Legislation introduced by the Associated Students of Madison (ASM) will raise future student council member wages to $12 per hour if passed.
Currently, ASM bylaws mandate minimum hourly wages of $10.50 for student-held positions. Governance body members address wage increases as a necessary step to improve working conditions and housing affordability.
Altered bylaws suggest that student governance positions be paid a minimum of $12 per hour, according to amended wage policy bylaw edits. If approved, the edits will take effect during the 29th session of ASM, which begins on April 24.
“The intent behind this legislation is to not just raise our own wages to match rising costs of living on campus but to encourage other on-campus employers to raise their own wages,” said ASM Press Office Director Tyler Katzenberger. “This is why we founded the Student Workers’ Rights Committee — we are committed to advocating for better working conditions for each student on campus. We will continue to hold the university accountable to its employees through shared governance.”
Katzenberger and Legislative Affairs Chair MGR Govindarajan sponsored the legislation, according to a press release. Govindarajan cites the potential wage increase to $12 per hour as a “first step” and acknowledges that ASM is working with wages they “directly control.”
“[We] are in talks with Admin and Department Directors to increase wages for their student workers and expect them to go up too,” said Govindarajan. “ASM believes that ALL students across campus should have a minimum wage of $15/hr.”
Bylaw changes require two votes, one of which was passed at the January meeting, according to the press release. The Student Council will vote again at an ASM meeting on Feb. 9 at 6:30 p.m. CST.
“A bylaw change requires two votes of Student Council,” said ASM Chair Adrian Lampron, who explained which additional steps must be taken before changing the bylaw. “After the second vote, we'll simply edit the relevant documents.”
The first vote received “14 ayes, three nays and one abstention,” according to Katzenberger.
“The Student Council meeting had low attendance due to the fact it was the first week of classes, however I expect the next one to have more people attending. With that, I also believe the second vote will be more in favor of the wage increase,” said Govindarajan.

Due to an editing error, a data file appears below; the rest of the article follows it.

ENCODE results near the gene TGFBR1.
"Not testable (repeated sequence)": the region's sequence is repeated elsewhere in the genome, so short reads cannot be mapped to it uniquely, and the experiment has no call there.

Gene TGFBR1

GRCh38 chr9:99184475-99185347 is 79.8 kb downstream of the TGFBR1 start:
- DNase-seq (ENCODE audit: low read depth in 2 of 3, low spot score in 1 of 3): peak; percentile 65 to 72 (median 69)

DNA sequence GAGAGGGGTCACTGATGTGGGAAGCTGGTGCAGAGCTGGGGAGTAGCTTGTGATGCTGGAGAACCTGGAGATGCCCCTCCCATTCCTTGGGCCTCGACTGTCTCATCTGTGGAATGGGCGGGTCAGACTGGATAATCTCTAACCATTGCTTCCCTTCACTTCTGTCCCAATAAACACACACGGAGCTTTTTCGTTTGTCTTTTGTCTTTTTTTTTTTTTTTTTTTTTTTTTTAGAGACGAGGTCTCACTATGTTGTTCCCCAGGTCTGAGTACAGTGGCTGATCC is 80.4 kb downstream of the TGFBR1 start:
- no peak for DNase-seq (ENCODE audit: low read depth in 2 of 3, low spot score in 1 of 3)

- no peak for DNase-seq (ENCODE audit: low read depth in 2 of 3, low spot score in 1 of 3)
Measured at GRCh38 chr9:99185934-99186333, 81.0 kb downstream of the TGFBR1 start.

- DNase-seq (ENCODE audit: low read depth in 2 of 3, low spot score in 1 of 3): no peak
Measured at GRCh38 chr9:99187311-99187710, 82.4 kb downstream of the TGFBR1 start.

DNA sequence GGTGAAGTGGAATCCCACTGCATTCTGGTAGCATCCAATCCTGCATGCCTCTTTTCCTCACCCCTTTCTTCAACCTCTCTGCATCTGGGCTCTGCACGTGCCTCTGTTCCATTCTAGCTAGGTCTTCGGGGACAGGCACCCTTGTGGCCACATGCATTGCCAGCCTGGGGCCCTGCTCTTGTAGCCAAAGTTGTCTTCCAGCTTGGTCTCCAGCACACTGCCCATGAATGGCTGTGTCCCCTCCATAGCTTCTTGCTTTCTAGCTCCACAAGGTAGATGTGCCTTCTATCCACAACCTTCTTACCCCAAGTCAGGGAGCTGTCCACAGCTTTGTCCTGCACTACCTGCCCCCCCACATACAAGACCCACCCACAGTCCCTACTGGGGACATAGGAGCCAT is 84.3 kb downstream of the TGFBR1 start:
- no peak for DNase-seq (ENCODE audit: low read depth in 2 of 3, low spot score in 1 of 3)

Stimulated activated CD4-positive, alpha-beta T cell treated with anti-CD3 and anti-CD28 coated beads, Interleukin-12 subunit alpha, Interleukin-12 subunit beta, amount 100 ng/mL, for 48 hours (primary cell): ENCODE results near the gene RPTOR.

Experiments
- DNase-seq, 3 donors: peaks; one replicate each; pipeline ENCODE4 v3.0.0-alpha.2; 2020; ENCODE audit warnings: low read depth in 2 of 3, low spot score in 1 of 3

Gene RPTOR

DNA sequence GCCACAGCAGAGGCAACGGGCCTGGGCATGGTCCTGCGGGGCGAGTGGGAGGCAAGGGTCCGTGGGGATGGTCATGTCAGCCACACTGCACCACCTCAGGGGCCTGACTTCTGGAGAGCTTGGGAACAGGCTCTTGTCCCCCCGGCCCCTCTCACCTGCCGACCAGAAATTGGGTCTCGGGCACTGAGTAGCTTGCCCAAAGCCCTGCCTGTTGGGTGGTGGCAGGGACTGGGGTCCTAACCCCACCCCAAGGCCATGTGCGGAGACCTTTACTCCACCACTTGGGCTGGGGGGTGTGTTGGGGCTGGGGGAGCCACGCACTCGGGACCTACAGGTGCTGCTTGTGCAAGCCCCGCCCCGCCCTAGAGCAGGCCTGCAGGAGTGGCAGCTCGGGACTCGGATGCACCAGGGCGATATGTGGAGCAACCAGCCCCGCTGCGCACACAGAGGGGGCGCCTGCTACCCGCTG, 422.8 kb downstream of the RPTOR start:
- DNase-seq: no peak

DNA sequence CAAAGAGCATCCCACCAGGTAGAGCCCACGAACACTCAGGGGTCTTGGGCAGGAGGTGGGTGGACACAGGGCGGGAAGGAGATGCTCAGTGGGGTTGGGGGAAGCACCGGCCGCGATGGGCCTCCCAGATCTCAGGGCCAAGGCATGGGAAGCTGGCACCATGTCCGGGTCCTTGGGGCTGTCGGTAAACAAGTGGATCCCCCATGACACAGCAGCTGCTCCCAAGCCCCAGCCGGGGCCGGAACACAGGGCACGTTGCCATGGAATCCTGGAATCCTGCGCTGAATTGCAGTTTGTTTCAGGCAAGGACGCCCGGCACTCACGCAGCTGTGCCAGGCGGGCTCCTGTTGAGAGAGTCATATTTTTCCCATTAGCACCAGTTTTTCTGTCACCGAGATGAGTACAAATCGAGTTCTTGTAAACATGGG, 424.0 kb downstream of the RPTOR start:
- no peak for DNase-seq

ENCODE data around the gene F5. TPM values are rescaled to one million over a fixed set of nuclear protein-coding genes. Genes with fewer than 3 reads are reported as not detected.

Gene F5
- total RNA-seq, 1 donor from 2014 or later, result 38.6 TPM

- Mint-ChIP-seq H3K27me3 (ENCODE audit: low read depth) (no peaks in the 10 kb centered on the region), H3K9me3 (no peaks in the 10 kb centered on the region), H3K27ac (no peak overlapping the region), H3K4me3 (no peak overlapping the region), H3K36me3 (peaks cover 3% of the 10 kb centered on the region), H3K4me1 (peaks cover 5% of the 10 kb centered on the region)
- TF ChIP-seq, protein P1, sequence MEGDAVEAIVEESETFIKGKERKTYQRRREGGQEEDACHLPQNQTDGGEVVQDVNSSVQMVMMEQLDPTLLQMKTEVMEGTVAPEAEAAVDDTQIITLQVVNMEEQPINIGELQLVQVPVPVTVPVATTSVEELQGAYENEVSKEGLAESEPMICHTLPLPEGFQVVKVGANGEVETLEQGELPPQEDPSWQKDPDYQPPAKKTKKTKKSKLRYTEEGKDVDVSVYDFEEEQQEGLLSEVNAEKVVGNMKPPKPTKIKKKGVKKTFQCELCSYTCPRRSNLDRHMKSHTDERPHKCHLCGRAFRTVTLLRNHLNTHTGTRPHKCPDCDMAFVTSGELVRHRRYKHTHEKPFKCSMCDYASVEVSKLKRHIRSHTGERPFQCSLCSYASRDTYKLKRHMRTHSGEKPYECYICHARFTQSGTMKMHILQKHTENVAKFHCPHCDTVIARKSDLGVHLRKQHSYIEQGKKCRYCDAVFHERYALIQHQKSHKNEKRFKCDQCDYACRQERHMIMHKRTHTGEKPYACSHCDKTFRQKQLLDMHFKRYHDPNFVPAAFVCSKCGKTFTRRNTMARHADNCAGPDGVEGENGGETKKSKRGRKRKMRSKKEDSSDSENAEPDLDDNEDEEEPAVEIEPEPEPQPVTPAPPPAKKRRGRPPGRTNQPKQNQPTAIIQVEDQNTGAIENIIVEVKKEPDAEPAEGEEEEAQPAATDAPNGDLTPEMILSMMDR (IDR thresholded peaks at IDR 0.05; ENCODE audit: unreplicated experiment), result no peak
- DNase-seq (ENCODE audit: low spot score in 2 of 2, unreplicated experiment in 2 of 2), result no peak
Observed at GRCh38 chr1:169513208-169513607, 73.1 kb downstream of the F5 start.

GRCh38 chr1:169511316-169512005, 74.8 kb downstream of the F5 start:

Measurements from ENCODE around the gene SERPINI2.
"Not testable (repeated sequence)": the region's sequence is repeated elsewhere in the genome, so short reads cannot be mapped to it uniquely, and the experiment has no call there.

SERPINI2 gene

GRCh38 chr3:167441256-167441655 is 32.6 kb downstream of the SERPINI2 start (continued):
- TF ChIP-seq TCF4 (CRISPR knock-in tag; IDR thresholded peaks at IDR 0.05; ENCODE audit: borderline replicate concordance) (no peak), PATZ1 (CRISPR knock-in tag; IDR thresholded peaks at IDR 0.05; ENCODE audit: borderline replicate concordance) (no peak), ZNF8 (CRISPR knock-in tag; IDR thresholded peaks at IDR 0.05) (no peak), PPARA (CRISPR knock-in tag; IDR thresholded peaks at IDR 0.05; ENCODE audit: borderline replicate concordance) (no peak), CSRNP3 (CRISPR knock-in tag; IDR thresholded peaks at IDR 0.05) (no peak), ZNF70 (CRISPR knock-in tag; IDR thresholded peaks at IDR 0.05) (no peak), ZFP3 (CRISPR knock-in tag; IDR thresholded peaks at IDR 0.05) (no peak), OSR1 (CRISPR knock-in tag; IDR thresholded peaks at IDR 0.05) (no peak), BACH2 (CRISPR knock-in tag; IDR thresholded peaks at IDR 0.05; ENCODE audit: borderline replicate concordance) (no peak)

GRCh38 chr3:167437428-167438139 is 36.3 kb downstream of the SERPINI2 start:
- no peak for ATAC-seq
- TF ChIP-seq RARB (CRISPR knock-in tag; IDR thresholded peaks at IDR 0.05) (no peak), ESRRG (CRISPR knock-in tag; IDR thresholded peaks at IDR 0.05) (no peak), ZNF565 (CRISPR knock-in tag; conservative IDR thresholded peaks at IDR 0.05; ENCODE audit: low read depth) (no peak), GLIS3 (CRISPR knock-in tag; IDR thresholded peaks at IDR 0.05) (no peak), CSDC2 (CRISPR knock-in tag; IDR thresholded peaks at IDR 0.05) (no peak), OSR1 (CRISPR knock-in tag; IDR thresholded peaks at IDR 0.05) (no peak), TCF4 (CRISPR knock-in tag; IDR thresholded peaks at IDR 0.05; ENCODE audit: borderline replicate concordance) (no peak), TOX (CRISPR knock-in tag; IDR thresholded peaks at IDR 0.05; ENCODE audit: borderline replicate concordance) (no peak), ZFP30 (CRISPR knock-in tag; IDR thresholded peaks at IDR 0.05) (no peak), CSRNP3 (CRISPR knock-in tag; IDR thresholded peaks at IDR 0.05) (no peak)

Recent Student Services Financial Committee (SSFC) legislation will make the proposed wage increase applicable to General Student Services Fund (GSSF) organizations as well, added Lampron.
In comparison: University wage raises
The wage increase was formerly proposed “when approving ASM’s Fiscal Year 2023 Internal Budget, but the ASM Student Services Finance Committee reversed this decision due to conflicts with the aforementioned bylaw.”
Lampron said the current wage amendment process began this fall in Coordinating Council.
“Over several conversations and meetings of the Wage Policy Subcommittee, we selected $12 an hour because it is approaching the $13.50 wage of SAC (Student Activity Center) staff and is within the increase amount stipulated in our bylaws,” Lampron said.
Govindarajan listed the following three reasons as deciding factors for a new minimum wage of $12 per hour:
- Student segregated fees would not be raised.
- ASM leadership may maintain “continuity,” meaning that continued leadership can benefit incoming Student Council leaders.
- “Some ASM leaders felt hesitant about being paid higher than others, as we work best as a team.”
Payment increases greater than 15% are prevented by bylaws, according to Govindarajan. Nevertheless, Govindarajan reiterated his belief that $15 an hour should be the minimum wage across campus.
The new wage of $12 per hour would better compare to hourly wages of other positions nearby.
“The $12 wage proposed in last week’s legislation compares similarly to other campus positions in UW Housing & Dining, Wisconsin Union and RecWell, most of which already pay employees somewhere between $11 and $12 or are currently weighing plans to do so,” said Katzenberger. “Additionally, the $12/hr wage brings us closer to the campus minimum wage for non-student workers and wages for off-campus employers such as Kwik Trip, both of which are at or around $15/hr.”
[Disclaimer: Katzenberger contributes to the Daily Cardinal as a staff writer.]